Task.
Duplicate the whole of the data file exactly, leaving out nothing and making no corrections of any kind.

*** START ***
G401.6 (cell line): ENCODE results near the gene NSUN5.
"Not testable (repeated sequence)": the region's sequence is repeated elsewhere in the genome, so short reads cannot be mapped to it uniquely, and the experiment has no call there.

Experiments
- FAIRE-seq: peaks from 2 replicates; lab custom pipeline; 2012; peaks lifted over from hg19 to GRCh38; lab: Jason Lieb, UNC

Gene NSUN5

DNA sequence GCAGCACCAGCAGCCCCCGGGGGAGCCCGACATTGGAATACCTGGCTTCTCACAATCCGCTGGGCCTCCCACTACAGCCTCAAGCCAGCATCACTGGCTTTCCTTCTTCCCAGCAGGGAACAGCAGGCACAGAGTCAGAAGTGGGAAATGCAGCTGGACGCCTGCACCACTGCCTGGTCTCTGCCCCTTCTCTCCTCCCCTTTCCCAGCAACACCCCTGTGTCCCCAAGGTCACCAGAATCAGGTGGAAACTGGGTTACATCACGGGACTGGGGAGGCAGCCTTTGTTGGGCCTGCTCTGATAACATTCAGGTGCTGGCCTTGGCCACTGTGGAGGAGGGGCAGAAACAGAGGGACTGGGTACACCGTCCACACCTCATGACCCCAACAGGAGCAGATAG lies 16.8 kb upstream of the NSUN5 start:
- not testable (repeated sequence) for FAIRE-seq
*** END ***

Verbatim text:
G401.6 (cell line): ENCODE results near the gene NSUN5.
"Not testable (repeated sequence)": the region's sequence is repeated elsewhere in the genome, so short reads cannot be mapped to it uniquely, and the experiment has no call there.

Experiments
- FAIRE-seq: peaks from 2 replicates; lab custom pipeline; 2012; peaks lifted over from hg19 to GRCh38; lab: Jason Lieb, UNC

Gene NSUN5

DNA sequence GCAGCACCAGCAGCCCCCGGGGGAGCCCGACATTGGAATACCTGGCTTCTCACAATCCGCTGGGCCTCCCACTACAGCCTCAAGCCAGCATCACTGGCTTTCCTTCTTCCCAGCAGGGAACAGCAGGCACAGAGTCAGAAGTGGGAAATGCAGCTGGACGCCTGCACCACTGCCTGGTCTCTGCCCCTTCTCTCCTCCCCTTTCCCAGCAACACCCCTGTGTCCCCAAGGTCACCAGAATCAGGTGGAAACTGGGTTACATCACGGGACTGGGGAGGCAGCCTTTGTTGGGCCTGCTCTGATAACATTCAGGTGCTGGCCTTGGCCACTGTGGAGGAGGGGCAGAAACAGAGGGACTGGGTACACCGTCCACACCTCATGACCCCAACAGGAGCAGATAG lies 16.8 kb upstream of the NSUN5 start:
- not testable (repeated sequence) for FAIRE-seq